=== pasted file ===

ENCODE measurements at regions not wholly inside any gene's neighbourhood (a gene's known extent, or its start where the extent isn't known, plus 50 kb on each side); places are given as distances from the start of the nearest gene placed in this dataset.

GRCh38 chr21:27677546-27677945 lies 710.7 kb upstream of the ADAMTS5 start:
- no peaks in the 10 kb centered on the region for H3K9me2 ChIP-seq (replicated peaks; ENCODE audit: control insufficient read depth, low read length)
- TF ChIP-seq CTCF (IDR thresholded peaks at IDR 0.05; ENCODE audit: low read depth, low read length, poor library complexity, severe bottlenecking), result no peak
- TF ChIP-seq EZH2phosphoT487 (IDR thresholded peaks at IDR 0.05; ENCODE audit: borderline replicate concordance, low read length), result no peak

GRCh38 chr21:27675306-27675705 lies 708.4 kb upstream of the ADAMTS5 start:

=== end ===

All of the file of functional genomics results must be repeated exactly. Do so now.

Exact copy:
ENCODE measurements at regions not wholly inside any gene's neighbourhood (a gene's known extent, or its start where the extent isn't known, plus 50 kb on each side); places are given as distances from the start of the nearest gene placed in this dataset.

GRCh38 chr21:27677546-27677945 lies 710.7 kb upstream of the ADAMTS5 start:
- no peaks in the 10 kb centered on the region for H3K9me2 ChIP-seq (replicated peaks; ENCODE audit: control insufficient read depth, low read length)
- TF ChIP-seq CTCF (IDR thresholded peaks at IDR 0.05; ENCODE audit: low read depth, low read length, poor library complexity, severe bottlenecking), result no peak
- TF ChIP-seq EZH2phosphoT487 (IDR thresholded peaks at IDR 0.05; ENCODE audit: borderline replicate concordance, low read length), result no peak

GRCh38 chr21:27675306-27675705 lies 708.4 kb upstream of the ADAMTS5 start: